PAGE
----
Although the Bush Administration sought to avoid judicial review [of war-on-terror-related policies], lawyers were front and center in White House decision-making. According to Jack Goldsmith, faced with concerns about the possibility of another terrorist attack, and fear of being blamed for not avoiding it, the president could only justify the failure to take protective action if he had a good reason. “A lawyer’s advice that a policy or action would violate the law, especially a criminal law, was a pretty good excuse.” The White House was “haunted” by 9/11, Goldsmith argues, and “obsessed with preventing a recurrence of the expected harsh blame after the next attack.” Because of this, “the question, ‘What should we do?’ ...often collapsed into the question ‘What can we lawfully do?’...It is why there was so much pressure to act to the edges of the law.” The central role played by lawyers had limitations, however. Lawyers “look to legal sources to find the answers,” said 9/11 Commission Executive Director Philip Zelikow. This left out other important factors, such as the impact of a policy on U.S. foreign relations and on domestic public opinion.
The essay also places war-related policies in the context of a broader legal agenda. The essay is not at all comprehensive, however, since essays for this book -- intended for a broad audience -- have to be short. But working on this causes me to think that historians will have much to say about the Bush years for a long time, and one of the moves historians will bring to the table is an effort to contextualize administration actions -- first by beginning the story before 9/11, and finding continuities, and second by setting the Bush years within the broader trajectory of the history of legal conservatism.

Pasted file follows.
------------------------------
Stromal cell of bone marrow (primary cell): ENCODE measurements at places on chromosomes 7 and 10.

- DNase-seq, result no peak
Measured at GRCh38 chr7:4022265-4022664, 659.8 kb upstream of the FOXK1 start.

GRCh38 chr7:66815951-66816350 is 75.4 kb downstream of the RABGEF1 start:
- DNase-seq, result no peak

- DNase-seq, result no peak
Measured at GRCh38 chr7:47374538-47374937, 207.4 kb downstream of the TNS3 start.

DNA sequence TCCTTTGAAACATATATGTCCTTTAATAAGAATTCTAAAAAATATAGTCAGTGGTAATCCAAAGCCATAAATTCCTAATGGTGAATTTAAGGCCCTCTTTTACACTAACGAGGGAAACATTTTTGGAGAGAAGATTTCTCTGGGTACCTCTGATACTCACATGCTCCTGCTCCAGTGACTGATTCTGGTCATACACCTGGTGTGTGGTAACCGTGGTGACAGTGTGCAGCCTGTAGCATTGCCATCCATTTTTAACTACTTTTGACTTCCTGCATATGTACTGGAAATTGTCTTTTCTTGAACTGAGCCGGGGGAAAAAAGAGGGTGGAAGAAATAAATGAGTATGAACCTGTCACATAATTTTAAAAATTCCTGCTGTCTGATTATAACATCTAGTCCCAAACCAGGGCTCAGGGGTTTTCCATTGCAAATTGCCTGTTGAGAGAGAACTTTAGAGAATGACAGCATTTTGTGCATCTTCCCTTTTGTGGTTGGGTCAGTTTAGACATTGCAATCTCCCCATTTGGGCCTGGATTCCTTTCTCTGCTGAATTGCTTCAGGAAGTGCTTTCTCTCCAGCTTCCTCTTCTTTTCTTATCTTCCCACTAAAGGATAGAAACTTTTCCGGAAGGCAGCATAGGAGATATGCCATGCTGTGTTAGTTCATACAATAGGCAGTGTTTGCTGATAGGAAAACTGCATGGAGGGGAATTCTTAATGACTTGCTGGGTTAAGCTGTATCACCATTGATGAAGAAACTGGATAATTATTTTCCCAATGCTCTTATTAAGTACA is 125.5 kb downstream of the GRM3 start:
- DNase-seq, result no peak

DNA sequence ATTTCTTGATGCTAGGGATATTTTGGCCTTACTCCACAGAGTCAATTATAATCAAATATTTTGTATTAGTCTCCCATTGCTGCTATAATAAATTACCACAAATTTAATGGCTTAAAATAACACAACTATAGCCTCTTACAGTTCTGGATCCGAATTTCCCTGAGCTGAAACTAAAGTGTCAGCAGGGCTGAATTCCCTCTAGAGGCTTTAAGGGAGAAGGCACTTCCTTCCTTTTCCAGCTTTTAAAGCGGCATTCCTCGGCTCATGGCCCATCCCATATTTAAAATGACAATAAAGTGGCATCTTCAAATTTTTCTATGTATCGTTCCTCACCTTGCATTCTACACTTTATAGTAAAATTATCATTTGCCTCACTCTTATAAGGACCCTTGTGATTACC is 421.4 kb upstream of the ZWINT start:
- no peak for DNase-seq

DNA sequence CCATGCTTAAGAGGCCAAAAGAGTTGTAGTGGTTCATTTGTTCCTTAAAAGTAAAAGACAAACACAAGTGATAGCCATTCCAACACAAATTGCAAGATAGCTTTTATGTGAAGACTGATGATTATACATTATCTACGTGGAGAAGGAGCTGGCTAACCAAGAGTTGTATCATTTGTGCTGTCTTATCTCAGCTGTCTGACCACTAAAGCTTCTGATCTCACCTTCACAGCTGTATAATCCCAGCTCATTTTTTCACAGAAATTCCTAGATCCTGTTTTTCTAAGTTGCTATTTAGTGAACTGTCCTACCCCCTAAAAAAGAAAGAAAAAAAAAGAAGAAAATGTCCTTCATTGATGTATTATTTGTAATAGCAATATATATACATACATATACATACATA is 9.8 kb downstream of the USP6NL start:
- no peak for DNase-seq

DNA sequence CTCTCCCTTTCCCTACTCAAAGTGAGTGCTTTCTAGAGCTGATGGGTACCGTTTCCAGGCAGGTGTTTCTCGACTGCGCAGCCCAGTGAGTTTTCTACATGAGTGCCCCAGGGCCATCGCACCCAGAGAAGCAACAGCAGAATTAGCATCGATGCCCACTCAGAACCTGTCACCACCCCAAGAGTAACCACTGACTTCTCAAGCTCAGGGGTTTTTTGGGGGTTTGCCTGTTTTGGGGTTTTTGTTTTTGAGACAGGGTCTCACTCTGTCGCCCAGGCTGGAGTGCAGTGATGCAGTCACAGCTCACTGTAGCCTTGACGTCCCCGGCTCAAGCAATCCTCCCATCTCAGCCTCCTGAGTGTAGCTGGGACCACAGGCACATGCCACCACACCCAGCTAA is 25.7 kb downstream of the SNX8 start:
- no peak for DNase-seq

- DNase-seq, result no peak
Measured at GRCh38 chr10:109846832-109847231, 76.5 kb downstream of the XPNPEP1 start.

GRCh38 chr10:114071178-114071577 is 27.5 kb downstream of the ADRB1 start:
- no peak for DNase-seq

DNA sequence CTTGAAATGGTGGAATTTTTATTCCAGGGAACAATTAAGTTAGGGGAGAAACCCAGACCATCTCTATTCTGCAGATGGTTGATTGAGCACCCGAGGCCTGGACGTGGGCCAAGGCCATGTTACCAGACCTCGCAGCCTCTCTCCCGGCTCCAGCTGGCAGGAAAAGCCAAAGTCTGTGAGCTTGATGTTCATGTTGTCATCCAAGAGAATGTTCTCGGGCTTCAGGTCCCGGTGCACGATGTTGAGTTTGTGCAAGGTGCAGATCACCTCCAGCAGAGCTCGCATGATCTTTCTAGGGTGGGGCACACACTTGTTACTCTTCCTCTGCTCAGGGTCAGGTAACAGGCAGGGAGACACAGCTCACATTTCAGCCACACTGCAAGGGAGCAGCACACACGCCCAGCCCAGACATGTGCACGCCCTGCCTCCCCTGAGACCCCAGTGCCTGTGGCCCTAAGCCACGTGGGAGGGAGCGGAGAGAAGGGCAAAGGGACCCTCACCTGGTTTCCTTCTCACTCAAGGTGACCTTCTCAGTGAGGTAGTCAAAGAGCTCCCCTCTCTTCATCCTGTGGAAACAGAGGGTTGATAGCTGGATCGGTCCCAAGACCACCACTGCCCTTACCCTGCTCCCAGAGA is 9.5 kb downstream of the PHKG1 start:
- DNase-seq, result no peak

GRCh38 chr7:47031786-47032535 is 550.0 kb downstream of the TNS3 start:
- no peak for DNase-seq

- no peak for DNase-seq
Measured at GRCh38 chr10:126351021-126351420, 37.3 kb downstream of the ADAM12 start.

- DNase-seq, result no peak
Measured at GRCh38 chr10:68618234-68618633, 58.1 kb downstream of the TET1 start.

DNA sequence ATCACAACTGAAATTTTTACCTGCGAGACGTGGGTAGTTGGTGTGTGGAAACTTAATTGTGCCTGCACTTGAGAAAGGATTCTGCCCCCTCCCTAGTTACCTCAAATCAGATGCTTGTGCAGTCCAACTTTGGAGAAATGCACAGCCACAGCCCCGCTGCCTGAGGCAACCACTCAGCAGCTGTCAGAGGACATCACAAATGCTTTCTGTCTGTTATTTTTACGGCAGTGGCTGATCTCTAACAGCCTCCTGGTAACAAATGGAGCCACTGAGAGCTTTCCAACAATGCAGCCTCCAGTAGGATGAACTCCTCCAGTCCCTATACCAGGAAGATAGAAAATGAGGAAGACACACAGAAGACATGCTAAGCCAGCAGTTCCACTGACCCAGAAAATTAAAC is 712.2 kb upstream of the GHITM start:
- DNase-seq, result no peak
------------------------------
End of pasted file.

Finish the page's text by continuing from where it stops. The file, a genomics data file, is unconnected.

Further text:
Here's the abstract:
The Bush administration has been criticized for departures from the rule of law, but within the administration law was not ignored. Instead it was seen variously as a tool and as a potential threat to the operation of the executive branch. Two narratives compete for attention. In an era when the legality of torture was openly debated, the deployment of law in wartime seemed the most immediate issue. At the same time, however, a decades-long conservative movement to change American law was both significantly furthered and complicated, as Supreme Court appointments moved the Court to the right, but the lack of a common jurisprudence hampered the consolidation of a new conservative constitutional vision. More conservative courts might seem a safe haven for the president, less likely to challenge executive branch actions, but the Bush administration had a complicated relationship with courts. The administration sought out the courts to further aspects of a social policy agenda, such as restricting abortion rights and gun control. But when it came to challenges to the executive branch itself, the Administration used creative means to avoid court jurisdiction, including constitutional theories about executive power. Law was both a sword and a shield: it was a tool used to further some conservative objectives, and it was a shield intended to protect executive autonomy.